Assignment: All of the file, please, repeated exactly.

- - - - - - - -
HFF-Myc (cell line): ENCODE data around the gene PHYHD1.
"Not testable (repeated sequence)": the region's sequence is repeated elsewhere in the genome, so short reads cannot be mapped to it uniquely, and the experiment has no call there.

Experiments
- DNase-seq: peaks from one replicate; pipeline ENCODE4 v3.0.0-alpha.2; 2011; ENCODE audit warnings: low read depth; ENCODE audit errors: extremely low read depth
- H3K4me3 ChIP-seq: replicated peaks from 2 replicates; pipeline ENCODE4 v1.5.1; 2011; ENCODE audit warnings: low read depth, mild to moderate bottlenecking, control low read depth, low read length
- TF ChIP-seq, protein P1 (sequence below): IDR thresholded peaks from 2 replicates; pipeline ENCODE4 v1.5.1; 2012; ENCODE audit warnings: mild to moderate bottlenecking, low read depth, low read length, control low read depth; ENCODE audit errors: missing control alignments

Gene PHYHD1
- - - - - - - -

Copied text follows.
HFF-Myc (cell line): ENCODE data around the gene PHYHD1.
"Not testable (repeated sequence)": the region's sequence is repeated elsewhere in the genome, so short reads cannot be mapped to it uniquely, and the experiment has no call there.

Experiments
- DNase-seq: peaks from one replicate; pipeline ENCODE4 v3.0.0-alpha.2; 2011; ENCODE audit warnings: low read depth; ENCODE audit errors: extremely low read depth
- H3K4me3 ChIP-seq: replicated peaks from 2 replicates; pipeline ENCODE4 v1.5.1; 2011; ENCODE audit warnings: low read depth, mild to moderate bottlenecking, control low read depth, low read length
- TF ChIP-seq, protein P1 (sequence below): IDR thresholded peaks from 2 replicates; pipeline ENCODE4 v1.5.1; 2012; ENCODE audit warnings: mild to moderate bottlenecking, low read depth, low read length, control low read depth; ENCODE audit errors: missing control alignments

Gene PHYHD1